Ottawa

The Liberal convention: Everything now

Paul Wells: On every subject before the party at its national convention the debate is over. All that is left is agreement. And no choice among priorities is ever necessary.

All happy families resemble one another, Leo Tolstoy wrote, but each unhappy family is unhappy in its own way. Canada’s federal Liberals, gathered in virtual convention on one another’s laptop screens all weekend, went Tolstoy one better: this family is so happy that all its members are essentially the same person.

“Catherine is absolutely right,” natural-resources minister Seamus O’Regan said at one point about infrastructure minister Catherine McKenna.

“You know, Ken, I could not agree with you more about what you just said,” Chrystia Freeland told Ken Dryden.

In a few minutes of—well, the word in every news article before the convention and most of the online commentary while it was happening was “debate,” except there was almost never a debate; and I don’t merely mean this in the sense that the discussion was too genteel to deserve the term “debate,” I mean that the convention rules required that 50 Liberal members express a desire for a debate on a given motion before one would take place, and there were almost never 50 members calling for a debate, so there was rarely a discussion of any kind on any proposal before the convention—anyway, in a few minutes of roaming consensus, the convention passed, by large majorities, resolutions calling for a universal basic income; national standards in long-term care, enforced by random federal inspections of care homes; and a national high-speed rail network.

Perhaps you think a government can only do one of these. Perhaps you’ve noticed that this government has not yet done any of them. That must be because you are not a Liberal, because Liberals want to do everything. In fact they are quite sure they are currently in the process of doing everything. And if 50 of them can never be found in favour of debate, it’s because, on every subject, the debate is over. All that is left is agreement.

Times have been tough, this aggregate Liberal agrees (because the ur-Liberal agrees with itself on everything). People have suffered. Justice is too long coming. But at least Canadians have a government that is on their side. It is good and true. This government is vexed by foes who don’t get it, but those foes will not win, because they must not win. On this, Liberals agree.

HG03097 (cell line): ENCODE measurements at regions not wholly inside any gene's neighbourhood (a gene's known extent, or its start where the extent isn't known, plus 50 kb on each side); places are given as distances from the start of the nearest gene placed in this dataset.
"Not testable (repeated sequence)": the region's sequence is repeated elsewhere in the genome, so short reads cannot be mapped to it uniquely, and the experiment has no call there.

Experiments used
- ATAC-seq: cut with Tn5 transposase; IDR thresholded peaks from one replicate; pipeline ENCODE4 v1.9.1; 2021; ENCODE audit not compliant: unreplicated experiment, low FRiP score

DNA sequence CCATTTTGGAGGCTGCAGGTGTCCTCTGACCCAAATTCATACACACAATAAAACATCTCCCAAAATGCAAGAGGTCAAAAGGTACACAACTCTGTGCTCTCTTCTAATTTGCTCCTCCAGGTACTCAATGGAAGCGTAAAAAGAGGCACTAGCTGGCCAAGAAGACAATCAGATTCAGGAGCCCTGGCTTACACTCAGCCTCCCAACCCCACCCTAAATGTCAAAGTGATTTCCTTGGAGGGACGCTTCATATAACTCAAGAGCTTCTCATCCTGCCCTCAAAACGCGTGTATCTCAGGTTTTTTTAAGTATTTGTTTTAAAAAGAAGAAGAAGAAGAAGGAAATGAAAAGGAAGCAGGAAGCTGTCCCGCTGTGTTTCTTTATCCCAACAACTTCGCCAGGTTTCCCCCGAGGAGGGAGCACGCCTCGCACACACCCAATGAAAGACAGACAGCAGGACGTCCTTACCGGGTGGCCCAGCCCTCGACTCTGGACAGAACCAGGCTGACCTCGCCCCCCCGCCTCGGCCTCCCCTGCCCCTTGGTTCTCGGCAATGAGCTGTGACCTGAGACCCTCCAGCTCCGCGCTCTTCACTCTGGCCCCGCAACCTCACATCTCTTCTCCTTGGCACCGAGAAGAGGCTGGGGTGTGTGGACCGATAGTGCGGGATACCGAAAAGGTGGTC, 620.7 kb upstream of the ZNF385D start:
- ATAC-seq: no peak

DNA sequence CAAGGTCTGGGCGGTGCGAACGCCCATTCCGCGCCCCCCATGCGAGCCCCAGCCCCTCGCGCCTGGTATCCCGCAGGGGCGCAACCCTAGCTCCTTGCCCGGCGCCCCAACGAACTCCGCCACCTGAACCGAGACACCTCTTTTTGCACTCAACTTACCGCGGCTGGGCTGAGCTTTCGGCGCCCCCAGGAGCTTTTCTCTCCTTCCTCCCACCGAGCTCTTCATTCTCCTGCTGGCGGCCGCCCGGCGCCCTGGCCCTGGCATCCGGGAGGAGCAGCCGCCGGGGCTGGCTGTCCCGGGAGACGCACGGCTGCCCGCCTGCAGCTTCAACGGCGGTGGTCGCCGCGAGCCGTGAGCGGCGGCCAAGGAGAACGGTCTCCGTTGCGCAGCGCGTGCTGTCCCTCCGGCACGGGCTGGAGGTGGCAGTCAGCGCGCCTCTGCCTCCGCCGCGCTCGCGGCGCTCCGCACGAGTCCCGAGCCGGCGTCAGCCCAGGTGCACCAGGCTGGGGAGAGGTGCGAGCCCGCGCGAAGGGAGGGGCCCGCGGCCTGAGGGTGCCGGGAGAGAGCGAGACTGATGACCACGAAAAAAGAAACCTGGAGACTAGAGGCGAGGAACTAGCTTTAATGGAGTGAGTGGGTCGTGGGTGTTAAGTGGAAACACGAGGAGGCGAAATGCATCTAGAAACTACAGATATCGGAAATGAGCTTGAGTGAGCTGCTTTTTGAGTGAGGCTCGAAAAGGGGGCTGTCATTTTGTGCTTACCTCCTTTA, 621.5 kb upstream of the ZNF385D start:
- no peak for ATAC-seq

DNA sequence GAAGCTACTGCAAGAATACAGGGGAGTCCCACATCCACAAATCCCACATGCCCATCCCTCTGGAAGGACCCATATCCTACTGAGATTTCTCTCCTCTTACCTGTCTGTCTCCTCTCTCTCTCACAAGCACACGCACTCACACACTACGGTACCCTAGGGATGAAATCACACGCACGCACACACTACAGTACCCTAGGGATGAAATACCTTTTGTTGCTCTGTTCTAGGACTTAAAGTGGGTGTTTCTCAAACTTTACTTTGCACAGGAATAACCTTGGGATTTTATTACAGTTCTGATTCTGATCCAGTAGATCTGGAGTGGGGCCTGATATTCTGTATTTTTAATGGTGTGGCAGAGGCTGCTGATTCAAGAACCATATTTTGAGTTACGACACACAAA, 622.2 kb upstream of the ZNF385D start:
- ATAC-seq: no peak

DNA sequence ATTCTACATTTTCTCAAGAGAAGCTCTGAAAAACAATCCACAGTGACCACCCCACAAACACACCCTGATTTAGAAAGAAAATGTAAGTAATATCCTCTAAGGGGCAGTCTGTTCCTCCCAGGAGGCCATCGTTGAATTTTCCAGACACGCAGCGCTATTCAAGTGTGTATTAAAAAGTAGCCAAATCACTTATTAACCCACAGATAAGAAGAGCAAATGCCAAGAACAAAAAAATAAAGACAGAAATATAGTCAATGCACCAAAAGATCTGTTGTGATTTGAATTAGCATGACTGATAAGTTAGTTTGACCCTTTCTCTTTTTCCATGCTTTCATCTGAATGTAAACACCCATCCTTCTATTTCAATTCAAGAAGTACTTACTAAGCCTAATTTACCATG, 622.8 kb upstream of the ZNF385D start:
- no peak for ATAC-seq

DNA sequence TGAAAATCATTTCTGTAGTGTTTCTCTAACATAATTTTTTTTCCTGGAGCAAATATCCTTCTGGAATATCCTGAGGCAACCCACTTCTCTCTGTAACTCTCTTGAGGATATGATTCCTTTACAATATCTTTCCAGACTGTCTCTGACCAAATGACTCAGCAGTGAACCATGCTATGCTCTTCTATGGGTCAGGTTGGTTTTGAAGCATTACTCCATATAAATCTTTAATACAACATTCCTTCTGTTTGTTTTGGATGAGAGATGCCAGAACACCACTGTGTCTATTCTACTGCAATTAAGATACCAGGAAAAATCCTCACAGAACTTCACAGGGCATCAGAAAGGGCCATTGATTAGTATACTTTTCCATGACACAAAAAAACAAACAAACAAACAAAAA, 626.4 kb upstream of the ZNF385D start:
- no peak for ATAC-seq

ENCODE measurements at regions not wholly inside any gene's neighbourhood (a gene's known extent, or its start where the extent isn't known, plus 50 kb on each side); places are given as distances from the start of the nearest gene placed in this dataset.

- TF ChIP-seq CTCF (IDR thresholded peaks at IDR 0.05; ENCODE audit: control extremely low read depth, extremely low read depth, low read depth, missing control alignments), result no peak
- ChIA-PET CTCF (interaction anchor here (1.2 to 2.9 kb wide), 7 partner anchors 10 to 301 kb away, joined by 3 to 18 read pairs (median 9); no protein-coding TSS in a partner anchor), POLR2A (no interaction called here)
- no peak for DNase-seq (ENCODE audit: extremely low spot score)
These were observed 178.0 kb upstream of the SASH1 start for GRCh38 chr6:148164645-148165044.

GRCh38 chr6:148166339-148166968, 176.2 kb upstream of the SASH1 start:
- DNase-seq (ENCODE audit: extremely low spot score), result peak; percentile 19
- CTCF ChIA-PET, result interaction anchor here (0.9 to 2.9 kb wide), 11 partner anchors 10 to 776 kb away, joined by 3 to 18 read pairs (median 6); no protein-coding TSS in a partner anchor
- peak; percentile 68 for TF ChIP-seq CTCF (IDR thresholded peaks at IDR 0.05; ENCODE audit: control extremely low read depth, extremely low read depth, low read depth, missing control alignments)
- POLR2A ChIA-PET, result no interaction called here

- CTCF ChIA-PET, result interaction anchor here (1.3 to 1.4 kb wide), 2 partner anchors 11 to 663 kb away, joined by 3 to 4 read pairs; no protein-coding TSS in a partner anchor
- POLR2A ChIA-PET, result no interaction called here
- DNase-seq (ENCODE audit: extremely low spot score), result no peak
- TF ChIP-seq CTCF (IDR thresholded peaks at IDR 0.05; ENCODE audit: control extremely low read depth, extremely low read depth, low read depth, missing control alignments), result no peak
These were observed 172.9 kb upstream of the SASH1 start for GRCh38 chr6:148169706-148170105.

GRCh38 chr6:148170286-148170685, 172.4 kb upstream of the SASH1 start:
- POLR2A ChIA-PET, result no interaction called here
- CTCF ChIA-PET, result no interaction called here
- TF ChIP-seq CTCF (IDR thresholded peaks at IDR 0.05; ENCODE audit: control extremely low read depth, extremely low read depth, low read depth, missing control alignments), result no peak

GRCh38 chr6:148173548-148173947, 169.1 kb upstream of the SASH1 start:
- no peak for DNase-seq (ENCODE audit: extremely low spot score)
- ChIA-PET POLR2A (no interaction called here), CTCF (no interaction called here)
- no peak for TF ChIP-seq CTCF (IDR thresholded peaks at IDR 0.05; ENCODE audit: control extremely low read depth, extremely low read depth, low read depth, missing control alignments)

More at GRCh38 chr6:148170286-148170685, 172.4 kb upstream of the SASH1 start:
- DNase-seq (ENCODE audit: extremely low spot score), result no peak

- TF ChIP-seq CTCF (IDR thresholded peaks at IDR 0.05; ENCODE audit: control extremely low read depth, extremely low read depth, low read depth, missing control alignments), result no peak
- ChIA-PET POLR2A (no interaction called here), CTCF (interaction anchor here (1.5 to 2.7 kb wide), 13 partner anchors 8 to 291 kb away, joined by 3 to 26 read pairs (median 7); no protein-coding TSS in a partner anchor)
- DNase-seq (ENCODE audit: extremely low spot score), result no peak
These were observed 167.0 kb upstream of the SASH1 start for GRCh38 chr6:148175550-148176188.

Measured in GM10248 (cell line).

“We Liberals know that a government must work for everyone,” Trudeau said in his closing speech. “For every parent, for every worker, all the small businesses, all the youth, all the elderly.”

Great. Who comes first? Whose interests prevail? If a small business is unfair to the youth it employs, say, or the needs of the elderly should, just hypothetically, need to be financed by the worker—who makes the hard calls? Based on which principles or data? These would be interesting questions to debate at a national convention of a political party that has governed for half a decade and, who are we kidding, may yet govern for another half. But the rules say you need 50 Liberals for a debate, and I’m sorry, there just aren’t 50 Liberals. There’s one. And his beard looks great.

There’s an old line, “To govern is to choose,” which a quick search suggests has been variously attributed to Pierre Mendès France, Nigel Lawson and John Kennedy. I have no idea who those guys were, but I can tell you they sure weren’t any kind of Liberal.

There were, of course, occasional blanket admissions of imperfection. On the specifics, not so much. “In 2019, we promised even stronger gun control,” Trudeau said. “And last year, we banned assault weapons.” Of course no leader at any party convention would acknowledge mixed reviews. In this particular case, though, the omission was particularly brazen. The group PolyRemembers, which represents survivors and victims’ families of the 1989 mass murder at Montreal’s Ecole Polytechnique, endorsed Trudeau’s 2019 promise. But the same group has lately written Trudeau revoking his invitation to their annual Dec. 6 memorial, because his bill “changes nothing.”